[[ Prime ]] Imperial EarthAuthor Arthur C. Clarke – Autowiringdiagram.co

Imperial Earth Is The Fascinating Odyssey Of Duncan Makenzie, Traveling From Titan, A Moon Of Saturn, To Earth, As A Diplomatic Guest Of The United States For The Celebration Of Its Quincentennial In The Year Titan, An Independent Republic, Was Originally Colonized From Earth Three Generations Earlier Duncan S Initial Challenge Is To Prepare, Physically And Intellectually, For The Million Mile Trip To Earth Once There, He Is Caught Up In A Sweep Of New Experiences, Including The Social And Political Whirl In Washington, A Strange Visit To A Carefully Preserved Ancient City Once Prominent In The Th Century, And A Search For And Meeting With A Woman He Loved Since She Visited Titan Years Before

10 thoughts on “Imperial Earth

  1. says:

    This book is chockful of twists and surprises At the beginning it looked like nothing than an exuberant, gratuitous, though admittedly juicy, narration of life on Titan, the biggest of Saturn s moons Clarke s description of hydrocarbon clouds and ammonia snow, the rose tinted atmosphere and the wax formation that wraps around lukewarm volcanic effluvium is mesmerizing, as is his characters, the Makenzie twins, separated by decades, because they are clones Add to that the fact that book was written in the seventies and yet it had predicted such things as palmtop organizer and the internet, and the kind of propulsion engine powered by mini black holes, the kind only mentioned in the Star Trek series so far Add to that pentominoes, polyominoes, joy stick, null G sex and asymptotic drive, and you have your perfect recipe of a jolly romp in space Still it didn t seem to promise much beyond mere advertisement on life on Titan, and I admitted to a slight feeling of disappointment.But then on the 500th anniversary of the USA, Duncan Makenzie was invited to give a speech before the assembled representatives of Earth and its colonies The story switched to the vivid, poignant exploration of an estranged home by Duncan, who not only has to train hard to acclimatize himself to Earth s stronger gravity, but also meets his first horse First Monster from Outer Space Understandably, since the horse is a Percheron weighing upwards of a thousand kilos, bred in the past to carry fully ard knights , his first butterfly an exuberant no, arrogant loveliness, is first taste of honey, his first underwater murderThen suddenly, with the sudden appearance of a gemologist, it seemed that the book had turned into a whodunit, full of mysterious, exotic things like titanite being smuggled and a friend slash ex lover falling off radio telescopes And yet, in the end, the book gives another twist, a profound, unutterably grand, and yet chillingly frightening, capped with a speech rife with courage and heroism it would ve made Abe Lincoln proud.As usual Clarke presented his readers with solid science and a healthy dollop of dry humor, but also as usual, he staggered the mind with a vision of such mindstopping scope and scale Hence the five stars.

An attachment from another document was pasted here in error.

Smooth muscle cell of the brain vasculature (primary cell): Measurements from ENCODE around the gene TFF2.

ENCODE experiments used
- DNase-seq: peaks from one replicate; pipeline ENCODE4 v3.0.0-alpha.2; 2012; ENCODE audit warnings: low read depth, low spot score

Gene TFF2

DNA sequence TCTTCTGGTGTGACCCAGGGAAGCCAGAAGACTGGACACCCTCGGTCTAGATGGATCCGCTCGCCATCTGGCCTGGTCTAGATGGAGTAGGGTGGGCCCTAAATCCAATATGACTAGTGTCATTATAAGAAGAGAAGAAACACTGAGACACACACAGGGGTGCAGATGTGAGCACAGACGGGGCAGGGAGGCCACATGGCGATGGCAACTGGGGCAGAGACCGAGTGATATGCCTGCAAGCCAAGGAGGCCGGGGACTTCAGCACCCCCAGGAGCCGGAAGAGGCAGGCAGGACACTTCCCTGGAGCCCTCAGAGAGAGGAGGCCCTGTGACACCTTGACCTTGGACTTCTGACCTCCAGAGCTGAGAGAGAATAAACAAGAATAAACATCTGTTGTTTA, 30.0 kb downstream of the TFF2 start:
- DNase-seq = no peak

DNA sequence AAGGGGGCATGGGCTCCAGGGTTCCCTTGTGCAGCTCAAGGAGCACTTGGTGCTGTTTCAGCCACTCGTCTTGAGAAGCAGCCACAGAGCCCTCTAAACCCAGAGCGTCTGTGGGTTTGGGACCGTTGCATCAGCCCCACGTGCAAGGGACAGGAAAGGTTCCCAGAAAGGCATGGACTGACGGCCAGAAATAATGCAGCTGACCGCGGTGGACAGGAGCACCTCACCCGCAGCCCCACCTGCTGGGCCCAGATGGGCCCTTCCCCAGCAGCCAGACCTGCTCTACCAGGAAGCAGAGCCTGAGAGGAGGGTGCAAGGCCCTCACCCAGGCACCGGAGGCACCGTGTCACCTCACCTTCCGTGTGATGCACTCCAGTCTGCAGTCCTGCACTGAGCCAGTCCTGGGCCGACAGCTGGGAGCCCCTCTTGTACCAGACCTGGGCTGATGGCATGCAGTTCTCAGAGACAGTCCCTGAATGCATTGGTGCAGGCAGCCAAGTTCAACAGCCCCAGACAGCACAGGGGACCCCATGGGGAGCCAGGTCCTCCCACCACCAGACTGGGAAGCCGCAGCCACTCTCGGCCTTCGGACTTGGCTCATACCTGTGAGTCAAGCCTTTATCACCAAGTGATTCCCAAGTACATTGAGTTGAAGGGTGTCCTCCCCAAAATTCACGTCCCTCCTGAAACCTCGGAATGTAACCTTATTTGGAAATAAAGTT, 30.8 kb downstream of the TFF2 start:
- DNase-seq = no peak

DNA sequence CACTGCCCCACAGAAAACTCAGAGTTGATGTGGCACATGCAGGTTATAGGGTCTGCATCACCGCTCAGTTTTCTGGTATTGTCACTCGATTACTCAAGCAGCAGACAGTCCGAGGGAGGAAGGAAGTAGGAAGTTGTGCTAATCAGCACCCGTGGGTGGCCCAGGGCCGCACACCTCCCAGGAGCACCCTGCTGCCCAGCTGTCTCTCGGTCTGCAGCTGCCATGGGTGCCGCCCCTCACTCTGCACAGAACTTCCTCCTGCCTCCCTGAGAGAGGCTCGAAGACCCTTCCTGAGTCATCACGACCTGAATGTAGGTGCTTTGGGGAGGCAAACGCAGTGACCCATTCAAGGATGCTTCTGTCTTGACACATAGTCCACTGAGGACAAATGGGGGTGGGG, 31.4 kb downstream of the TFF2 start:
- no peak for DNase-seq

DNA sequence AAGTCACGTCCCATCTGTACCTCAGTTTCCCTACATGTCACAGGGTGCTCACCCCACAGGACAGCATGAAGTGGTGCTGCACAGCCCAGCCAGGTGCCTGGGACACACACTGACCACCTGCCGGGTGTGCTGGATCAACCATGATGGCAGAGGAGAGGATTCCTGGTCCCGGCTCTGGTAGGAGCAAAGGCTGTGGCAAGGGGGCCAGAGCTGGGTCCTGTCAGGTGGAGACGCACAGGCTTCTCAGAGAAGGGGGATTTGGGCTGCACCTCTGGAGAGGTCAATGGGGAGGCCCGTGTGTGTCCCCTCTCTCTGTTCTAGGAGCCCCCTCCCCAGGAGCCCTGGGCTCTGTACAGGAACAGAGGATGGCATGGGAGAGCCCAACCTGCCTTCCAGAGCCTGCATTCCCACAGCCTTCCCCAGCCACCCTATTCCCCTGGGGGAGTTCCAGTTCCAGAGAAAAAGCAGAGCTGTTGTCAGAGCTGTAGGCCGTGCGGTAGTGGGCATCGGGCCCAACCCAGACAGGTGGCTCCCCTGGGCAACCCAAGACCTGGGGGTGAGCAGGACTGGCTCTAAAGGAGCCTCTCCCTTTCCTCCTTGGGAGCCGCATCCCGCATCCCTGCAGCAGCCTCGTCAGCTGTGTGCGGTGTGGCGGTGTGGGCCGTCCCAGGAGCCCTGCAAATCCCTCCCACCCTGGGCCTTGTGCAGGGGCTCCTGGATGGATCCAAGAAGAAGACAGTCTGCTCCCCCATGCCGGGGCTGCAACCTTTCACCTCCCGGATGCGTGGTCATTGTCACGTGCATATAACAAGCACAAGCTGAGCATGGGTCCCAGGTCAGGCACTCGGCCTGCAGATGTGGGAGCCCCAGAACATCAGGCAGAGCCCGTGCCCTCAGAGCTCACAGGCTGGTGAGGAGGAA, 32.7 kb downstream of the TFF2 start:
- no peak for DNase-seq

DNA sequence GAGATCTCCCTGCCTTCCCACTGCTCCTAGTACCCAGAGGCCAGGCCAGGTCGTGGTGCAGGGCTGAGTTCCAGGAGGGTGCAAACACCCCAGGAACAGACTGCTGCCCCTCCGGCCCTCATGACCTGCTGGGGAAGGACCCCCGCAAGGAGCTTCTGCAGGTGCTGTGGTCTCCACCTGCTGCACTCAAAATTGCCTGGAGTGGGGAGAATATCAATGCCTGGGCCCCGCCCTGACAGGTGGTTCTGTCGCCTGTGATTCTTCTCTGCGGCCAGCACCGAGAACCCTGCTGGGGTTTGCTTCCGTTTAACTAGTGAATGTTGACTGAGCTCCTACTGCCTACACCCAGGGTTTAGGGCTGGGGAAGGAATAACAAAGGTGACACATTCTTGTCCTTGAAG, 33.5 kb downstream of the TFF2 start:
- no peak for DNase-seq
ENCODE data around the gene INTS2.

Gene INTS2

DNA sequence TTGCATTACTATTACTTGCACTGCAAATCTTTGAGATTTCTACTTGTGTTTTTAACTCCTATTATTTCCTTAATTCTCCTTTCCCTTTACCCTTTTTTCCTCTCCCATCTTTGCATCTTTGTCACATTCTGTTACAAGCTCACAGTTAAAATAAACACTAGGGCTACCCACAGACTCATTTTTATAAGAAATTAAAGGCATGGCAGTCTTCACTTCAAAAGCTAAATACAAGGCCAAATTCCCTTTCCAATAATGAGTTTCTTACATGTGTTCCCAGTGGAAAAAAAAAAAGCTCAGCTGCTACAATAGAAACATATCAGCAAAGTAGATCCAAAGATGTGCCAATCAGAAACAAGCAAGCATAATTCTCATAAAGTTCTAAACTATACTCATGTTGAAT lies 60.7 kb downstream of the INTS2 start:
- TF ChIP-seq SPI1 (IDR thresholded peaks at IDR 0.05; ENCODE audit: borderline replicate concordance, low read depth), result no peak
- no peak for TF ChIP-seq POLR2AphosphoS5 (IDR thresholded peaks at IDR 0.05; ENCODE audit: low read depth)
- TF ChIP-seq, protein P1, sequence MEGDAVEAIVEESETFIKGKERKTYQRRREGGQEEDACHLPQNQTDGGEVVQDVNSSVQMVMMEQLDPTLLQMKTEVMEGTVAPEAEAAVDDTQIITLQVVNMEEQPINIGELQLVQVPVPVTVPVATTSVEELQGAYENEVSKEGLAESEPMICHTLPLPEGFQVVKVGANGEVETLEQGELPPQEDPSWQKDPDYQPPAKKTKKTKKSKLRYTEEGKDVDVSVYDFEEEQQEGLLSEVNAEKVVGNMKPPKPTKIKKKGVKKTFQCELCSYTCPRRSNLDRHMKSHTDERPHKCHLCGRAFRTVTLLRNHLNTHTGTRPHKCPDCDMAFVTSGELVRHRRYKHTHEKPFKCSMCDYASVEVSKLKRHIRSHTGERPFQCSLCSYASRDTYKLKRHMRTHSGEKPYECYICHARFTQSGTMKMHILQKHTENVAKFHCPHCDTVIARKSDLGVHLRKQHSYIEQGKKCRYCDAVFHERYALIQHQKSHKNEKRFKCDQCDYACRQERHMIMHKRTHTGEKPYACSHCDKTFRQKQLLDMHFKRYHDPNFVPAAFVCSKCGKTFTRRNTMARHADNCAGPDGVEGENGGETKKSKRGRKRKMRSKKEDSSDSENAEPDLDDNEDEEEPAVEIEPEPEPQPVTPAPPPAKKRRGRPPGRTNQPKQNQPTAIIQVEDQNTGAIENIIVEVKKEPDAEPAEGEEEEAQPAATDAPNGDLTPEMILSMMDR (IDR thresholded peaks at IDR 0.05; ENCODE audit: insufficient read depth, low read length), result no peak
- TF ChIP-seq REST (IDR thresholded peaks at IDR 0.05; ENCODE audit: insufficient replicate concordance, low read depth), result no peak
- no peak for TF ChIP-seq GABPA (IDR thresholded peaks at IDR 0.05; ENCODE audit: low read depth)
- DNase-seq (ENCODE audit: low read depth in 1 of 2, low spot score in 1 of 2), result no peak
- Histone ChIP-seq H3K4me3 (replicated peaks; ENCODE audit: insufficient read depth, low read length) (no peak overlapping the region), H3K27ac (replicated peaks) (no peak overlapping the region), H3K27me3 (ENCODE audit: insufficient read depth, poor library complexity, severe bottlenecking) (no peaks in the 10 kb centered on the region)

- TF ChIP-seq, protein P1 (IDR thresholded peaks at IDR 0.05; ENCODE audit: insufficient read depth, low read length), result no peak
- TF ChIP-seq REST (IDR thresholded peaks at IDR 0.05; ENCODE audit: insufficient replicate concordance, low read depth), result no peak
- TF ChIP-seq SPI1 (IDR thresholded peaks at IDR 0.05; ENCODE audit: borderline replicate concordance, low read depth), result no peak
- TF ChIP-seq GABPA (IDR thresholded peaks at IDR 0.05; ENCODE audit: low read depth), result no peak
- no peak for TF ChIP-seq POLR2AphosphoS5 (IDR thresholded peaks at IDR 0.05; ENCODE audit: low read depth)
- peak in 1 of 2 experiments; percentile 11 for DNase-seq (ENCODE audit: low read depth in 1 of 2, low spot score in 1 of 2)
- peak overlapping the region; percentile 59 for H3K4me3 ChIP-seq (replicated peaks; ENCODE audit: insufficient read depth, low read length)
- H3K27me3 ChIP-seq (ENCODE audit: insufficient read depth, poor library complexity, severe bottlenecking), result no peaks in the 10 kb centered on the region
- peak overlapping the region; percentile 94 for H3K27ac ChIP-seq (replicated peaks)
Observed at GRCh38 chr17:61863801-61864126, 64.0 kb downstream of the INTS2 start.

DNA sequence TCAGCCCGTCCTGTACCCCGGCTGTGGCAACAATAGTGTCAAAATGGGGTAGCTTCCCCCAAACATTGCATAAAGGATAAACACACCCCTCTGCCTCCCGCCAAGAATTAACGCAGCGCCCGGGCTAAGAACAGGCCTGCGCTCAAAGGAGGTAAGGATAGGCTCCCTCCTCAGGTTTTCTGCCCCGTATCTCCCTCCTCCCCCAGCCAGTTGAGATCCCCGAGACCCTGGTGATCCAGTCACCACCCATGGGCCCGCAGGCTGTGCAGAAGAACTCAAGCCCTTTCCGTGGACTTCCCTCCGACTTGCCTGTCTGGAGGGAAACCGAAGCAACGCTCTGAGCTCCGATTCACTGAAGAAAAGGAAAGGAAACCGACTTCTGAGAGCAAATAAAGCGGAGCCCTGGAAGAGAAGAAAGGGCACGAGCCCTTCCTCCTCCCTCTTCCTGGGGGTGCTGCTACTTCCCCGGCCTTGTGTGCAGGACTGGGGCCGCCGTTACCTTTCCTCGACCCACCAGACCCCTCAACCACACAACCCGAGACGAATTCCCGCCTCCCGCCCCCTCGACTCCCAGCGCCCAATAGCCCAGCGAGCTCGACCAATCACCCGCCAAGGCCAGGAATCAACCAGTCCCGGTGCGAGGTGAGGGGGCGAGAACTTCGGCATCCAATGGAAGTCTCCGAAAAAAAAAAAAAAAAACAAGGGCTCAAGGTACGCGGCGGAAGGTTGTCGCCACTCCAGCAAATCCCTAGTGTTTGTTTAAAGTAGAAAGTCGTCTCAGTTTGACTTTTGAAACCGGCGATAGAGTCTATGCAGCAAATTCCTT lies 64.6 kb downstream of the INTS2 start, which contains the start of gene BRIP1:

2. says: